Understanding the concepts and language of financial reporting
Whether you are an executive, manager or professional, you may need to evaluate a customer, plan new projects or policies, or simply deal with the financial aspects of your role. To be effective you'll want to be able to use the language of accounting.
Making the Microchip - At the Limits III is an overview of the semiconductor processing industry. This video course provides a comprehensive view of the complex manufacturing steps using non-technical terminology and analogies.
Customer perceptions dictate most marketing decisions. How can you change those perceptions favorably toward your company and products?
It is based upon your understanding of the customer's needs and what the competitors are offering, and then promoting an honest understanding of your products. That is a difficult process and there isn't any universal cookbook. It involves a lot of hard work, good information sources, and the establishment of "value propositions" that ring properly in the customer's ears.
If you are already positive in the customer's perceptions you need to continually reinforce that image. If the perceptions are negative, you have the big challenge. Look at Kmart. They spent a lot of money in the last 10 years trying to change the customer's perception. They brought in Martha Stewart and had a lot of great ads. But, when you walked in to a Kmart store, it was still a pile of -----, and the company still went under. The message there is there is only one way to change perception. If you don't actually change the bad part of what people think about you, no matter how hard you try with your PR, you are going to lose. Customers are not stupid. The answer is you inundate them with honest. Our industry is an esoteric group and a small number of customers. Most of us only have 50 to 100 decision makers about buying our product—so approach one person at a time with positive action and a lot of honesty about it.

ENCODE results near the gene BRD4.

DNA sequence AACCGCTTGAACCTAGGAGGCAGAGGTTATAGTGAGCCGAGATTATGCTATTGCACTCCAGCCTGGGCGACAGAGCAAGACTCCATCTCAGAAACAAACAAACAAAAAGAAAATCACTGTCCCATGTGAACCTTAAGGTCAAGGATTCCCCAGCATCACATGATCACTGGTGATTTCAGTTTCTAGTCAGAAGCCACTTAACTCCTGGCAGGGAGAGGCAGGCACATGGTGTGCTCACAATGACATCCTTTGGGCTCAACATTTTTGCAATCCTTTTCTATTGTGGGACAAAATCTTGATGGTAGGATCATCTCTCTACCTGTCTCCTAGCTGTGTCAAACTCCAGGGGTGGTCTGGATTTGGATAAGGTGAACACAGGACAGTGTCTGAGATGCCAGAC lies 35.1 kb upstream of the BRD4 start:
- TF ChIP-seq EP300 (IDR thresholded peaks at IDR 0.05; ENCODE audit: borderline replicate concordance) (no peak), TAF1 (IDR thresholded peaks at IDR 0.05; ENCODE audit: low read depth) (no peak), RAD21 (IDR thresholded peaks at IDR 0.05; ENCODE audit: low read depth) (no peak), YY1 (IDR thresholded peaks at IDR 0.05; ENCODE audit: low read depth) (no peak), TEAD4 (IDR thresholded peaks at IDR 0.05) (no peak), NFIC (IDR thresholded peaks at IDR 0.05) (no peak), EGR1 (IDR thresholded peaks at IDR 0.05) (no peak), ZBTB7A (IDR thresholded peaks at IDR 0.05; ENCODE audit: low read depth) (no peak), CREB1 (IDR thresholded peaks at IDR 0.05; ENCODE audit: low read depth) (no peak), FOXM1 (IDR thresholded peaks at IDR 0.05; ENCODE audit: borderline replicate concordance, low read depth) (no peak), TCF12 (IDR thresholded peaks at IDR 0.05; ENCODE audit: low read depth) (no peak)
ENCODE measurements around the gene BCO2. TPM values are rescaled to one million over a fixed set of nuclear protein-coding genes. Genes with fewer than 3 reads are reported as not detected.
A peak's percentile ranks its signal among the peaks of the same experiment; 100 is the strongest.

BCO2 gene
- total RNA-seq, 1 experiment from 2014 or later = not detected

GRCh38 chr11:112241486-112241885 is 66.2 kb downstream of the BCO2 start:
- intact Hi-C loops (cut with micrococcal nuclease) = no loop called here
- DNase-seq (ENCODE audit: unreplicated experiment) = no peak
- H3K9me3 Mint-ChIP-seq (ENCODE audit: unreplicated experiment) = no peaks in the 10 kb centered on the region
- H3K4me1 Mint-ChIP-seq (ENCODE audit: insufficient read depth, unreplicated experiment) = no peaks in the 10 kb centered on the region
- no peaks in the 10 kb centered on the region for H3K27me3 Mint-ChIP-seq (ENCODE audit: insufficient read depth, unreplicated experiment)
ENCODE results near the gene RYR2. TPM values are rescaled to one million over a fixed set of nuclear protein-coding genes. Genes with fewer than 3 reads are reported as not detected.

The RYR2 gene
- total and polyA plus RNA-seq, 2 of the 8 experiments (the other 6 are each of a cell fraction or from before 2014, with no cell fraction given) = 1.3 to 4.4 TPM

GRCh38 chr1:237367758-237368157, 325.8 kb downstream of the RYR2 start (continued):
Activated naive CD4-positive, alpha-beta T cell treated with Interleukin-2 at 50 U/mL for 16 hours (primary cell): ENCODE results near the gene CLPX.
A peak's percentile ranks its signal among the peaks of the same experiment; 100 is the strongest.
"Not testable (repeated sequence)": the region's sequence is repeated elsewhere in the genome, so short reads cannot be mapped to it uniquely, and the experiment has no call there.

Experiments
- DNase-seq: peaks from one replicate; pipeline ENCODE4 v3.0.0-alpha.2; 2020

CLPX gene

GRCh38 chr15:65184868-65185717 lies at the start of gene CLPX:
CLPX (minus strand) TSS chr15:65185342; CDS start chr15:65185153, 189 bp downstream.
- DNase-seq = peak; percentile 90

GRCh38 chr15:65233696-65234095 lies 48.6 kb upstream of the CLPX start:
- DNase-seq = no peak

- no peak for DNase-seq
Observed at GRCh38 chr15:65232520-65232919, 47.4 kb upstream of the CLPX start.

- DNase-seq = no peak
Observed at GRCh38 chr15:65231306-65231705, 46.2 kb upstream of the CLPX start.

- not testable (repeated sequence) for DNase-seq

You can spend a lot of money on advertising, trade show displays, etc. In the short-term you may turn people's thinking around. But, without actual improvement, it won't last.
I would draw another illustration about a client that was a small company with a good product. However, they kept bumping into the perception that they wouldn't be there tomorrow to service the product because they were small and new. They solved the problem by making an alliance with a large, well known and well-respected company. Nothing changed really, but they went under that umbrella and the market saw them differently.
If you have the situation where you really did mess up with one or more customers, it is good to open the door and be honest about your dirty laundry. I had a real situation where the customer service problem was the result of a senior executive. Several months later, his deficiencies were recognized and he was moved to a different organization. I went to the offended customer and told him that it took us some time to recognize the problem, but we did and it has been take care of. I did this without downing the moved executive and indicated he had been transferred to an organization where his special talents could really be put to use. The relationship with that customer became even better than it was before the problem.